Everyone applies a different strategy. I try to balance this out by running a mixed day. A fast and a slow day. I try to be sure everyone is seen promptly in the morning and then take a second chance to see patients in the afternoon without looking at the clock – lingering a little longer, asking more open-ended questions.
There is a movement called Slow Medicine, slowly gaining traction. An extension of the Slow Food movement, it is one of many industries finding ways to slow things down.
The Slow Medicine movement has been discussed here and here, with various iterations. It may seem hard to apply fully in the fast pace of the hospital, but I try to apply aspects to be sure I connect better with my patients. It’s a chance to truly listen and observe when I’m with a patient. To be deliberate and intentional, thoughtful and engaged, and to keep myself sitting with the patient, spending some time getting stories, to keep my hand off the door handle, and to be in the moment with patients and families.
Moving fast may get the patients seen, but ultimately contributes to missed diagnoses, medical errors, poor communication and reduced patient satisfaction. We know medical errors are the third leading cause of death and that interns sit down with patients only nine percent of the time. Maybe moving a bit slower can help. When Cleveland Clinic analyzed what patients wanted out of a hospital stay, they boiled it down to respect, improved communication and happy providers. Slowing down can improve all of those.
Family meals are beneficial; I’ve proven that running around NYC with food in hand leads to heartburn and that sitting for meals with friends and family leads to appreciation of the food and leads to good conversation. I love to eat, and a good meal with family and friends satiates the body and the mind. Satiety, which comes from the Latin, satis, means enough. Eating well, eating slow, satisfies. Doing the same with how we see patients can improve patient satisfaction as well.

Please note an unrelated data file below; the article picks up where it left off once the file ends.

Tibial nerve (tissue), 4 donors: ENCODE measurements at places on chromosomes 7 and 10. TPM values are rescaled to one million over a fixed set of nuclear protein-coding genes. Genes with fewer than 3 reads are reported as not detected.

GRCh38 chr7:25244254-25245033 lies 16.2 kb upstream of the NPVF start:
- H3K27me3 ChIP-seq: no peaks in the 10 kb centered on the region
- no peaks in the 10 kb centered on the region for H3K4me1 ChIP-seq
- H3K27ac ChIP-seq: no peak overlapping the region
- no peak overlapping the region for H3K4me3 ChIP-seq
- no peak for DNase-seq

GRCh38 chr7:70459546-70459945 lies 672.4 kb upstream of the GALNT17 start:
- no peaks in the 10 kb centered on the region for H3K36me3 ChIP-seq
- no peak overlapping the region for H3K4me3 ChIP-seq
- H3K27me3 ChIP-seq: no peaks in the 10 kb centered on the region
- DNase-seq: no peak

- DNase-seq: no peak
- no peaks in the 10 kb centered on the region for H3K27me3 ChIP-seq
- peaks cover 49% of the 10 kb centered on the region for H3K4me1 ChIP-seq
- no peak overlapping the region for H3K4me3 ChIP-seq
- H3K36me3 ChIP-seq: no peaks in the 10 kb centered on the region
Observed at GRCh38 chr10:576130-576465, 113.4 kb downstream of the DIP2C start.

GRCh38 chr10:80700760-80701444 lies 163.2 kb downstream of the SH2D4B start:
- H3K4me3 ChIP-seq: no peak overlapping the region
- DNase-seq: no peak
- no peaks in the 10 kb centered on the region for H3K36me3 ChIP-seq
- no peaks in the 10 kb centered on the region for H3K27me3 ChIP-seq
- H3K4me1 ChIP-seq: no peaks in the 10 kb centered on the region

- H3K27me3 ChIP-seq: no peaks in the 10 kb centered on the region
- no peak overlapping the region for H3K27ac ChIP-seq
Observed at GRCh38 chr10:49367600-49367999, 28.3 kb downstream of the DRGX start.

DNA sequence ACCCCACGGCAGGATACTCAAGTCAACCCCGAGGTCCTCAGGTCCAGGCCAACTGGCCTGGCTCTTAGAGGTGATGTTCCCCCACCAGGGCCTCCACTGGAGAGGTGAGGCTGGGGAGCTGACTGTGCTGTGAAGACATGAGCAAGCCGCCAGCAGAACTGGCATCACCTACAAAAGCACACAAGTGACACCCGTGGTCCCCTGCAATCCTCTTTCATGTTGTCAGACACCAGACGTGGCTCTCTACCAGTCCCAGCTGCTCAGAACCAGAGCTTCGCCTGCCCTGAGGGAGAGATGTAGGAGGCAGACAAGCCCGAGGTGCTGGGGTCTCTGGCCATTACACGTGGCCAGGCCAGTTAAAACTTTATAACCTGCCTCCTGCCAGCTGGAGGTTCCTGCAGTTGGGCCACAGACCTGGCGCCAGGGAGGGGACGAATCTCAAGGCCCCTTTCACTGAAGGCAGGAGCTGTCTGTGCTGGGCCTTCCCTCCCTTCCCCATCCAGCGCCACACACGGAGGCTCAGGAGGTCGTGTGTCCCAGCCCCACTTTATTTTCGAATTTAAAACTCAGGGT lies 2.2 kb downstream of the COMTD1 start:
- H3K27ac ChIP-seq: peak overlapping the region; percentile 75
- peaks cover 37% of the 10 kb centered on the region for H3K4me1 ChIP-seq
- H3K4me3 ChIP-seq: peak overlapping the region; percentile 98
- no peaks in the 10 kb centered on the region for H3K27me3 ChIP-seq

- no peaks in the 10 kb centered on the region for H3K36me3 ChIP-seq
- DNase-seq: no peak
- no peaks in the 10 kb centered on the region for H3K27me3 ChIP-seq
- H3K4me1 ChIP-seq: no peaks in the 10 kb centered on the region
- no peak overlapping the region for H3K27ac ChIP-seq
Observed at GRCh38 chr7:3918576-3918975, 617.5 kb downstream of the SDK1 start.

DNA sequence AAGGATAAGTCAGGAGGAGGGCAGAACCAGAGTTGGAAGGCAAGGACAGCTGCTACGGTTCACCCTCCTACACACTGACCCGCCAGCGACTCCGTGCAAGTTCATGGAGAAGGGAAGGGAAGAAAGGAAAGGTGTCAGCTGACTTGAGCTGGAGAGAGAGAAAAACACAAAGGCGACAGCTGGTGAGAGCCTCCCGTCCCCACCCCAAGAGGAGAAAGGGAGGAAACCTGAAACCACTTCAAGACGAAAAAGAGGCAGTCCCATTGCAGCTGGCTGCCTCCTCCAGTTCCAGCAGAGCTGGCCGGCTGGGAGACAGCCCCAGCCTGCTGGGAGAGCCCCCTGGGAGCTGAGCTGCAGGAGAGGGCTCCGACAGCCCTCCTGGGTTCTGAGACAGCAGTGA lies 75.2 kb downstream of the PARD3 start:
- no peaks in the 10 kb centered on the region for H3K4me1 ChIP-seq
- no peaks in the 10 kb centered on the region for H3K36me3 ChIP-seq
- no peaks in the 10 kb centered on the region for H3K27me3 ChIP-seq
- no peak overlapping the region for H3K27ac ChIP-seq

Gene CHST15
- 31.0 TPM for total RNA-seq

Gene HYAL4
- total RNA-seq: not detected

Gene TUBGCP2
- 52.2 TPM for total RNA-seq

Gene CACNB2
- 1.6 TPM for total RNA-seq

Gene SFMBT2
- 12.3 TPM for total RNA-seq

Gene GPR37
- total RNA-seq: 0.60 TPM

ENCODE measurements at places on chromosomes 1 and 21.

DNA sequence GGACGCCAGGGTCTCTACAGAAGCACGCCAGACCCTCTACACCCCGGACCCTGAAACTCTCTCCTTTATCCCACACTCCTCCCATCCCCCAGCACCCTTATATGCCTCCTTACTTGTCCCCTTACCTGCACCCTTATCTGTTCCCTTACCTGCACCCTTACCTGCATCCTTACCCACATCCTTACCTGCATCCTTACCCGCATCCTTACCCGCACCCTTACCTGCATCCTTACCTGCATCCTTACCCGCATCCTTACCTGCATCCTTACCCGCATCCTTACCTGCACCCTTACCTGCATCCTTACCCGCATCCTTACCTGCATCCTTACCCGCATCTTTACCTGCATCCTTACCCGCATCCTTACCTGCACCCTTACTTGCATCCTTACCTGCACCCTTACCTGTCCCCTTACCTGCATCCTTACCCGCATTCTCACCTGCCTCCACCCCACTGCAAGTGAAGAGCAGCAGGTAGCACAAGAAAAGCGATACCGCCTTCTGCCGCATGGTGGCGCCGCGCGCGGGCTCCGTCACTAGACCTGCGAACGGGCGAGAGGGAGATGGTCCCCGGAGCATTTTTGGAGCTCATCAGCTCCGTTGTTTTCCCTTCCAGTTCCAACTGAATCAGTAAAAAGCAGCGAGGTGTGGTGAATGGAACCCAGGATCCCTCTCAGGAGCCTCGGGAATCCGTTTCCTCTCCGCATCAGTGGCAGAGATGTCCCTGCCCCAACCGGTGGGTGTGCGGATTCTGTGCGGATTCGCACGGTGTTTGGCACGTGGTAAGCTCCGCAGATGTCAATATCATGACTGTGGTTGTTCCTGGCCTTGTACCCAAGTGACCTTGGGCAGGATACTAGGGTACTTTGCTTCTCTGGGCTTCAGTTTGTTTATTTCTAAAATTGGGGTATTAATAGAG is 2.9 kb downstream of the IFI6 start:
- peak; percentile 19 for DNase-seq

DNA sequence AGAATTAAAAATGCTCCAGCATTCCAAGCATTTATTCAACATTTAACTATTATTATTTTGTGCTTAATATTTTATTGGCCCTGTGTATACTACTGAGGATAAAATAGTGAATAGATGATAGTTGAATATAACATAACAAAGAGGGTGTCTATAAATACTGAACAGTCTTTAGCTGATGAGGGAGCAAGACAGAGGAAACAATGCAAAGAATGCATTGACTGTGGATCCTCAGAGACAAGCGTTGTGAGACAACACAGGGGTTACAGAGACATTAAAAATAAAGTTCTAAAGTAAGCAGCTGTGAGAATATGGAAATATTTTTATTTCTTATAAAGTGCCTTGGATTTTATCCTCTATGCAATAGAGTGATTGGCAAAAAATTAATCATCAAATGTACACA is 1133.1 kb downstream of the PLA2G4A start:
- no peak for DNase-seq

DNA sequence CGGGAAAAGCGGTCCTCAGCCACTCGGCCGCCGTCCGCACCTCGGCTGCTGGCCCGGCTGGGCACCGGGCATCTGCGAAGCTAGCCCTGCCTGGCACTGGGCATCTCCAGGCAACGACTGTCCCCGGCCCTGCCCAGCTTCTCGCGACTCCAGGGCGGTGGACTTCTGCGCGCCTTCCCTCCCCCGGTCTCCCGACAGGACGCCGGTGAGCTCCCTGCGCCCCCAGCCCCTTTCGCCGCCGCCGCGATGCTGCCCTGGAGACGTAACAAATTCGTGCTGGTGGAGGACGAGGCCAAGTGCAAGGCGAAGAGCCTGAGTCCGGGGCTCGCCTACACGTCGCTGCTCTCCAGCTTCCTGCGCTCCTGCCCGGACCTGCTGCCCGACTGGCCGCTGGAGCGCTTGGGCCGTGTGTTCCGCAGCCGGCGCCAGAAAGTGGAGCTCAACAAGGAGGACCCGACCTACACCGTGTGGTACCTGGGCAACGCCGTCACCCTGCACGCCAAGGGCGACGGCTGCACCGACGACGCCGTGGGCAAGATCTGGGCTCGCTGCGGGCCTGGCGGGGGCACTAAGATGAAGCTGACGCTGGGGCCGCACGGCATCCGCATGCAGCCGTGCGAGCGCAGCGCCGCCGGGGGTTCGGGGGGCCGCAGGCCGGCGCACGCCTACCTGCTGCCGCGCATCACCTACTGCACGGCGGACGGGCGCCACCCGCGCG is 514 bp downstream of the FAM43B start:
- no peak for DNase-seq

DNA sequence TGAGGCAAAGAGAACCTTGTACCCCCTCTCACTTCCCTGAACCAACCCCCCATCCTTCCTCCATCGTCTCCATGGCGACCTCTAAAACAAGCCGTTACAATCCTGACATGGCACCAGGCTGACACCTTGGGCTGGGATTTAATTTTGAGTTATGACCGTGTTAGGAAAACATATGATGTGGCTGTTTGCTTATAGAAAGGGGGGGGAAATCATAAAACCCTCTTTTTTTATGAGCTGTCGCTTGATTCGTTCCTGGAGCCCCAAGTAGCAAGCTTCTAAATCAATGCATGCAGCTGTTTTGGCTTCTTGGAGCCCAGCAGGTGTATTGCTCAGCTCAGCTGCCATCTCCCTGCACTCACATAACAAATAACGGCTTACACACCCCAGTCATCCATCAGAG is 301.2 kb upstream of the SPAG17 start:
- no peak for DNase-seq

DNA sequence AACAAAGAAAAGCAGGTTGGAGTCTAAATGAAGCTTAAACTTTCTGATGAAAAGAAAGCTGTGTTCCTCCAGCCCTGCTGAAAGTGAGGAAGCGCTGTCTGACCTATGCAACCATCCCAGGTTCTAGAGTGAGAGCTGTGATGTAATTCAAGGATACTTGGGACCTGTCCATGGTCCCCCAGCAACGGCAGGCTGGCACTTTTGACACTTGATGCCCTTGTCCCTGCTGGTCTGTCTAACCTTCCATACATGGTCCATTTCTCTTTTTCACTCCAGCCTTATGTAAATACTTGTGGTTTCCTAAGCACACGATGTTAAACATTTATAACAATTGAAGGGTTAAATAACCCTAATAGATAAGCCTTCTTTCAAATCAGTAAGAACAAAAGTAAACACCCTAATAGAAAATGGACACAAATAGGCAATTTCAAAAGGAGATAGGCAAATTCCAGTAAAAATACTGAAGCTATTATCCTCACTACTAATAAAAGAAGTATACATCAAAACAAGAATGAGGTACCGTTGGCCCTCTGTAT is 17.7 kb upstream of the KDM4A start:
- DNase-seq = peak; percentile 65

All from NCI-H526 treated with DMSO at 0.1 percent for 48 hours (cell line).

Take the time to know the patient in order to know the patient in front of you.
Satiate. Avoid indigestion. Improve patient satisfaction.
Slowing down may allow you to be more satisfied as well.
Jordan is a hospitalist at Morton Plant Hospitalists in Clearwater, Florida. He currently chairs SHM’s Quality and Patient Safety Committee. In addition, he’s been active in several SHM mentoring programs, most recently with Project BOOST and Glycemic Control. He went to medical school at University of South Florida, in Tampa, and completed his residency at Emory University.
He recognizes the challenges of working in a hospital that lines the intracostal waterways of a spring break mecca. Requests that if you want to be selected as a mentored site, you will have a similar location with palm trees and coastline nearby. He tries to find time to sit on the beach with his family to escape the hospital’s miasma. While there, he looks forward to reading about the history of hospitals/medicine, and how it relates to quality (Anti-UpToDate reading material). But inevitably will get a five year old dumping sand on him, and then has to explain why she is buried up to her neck.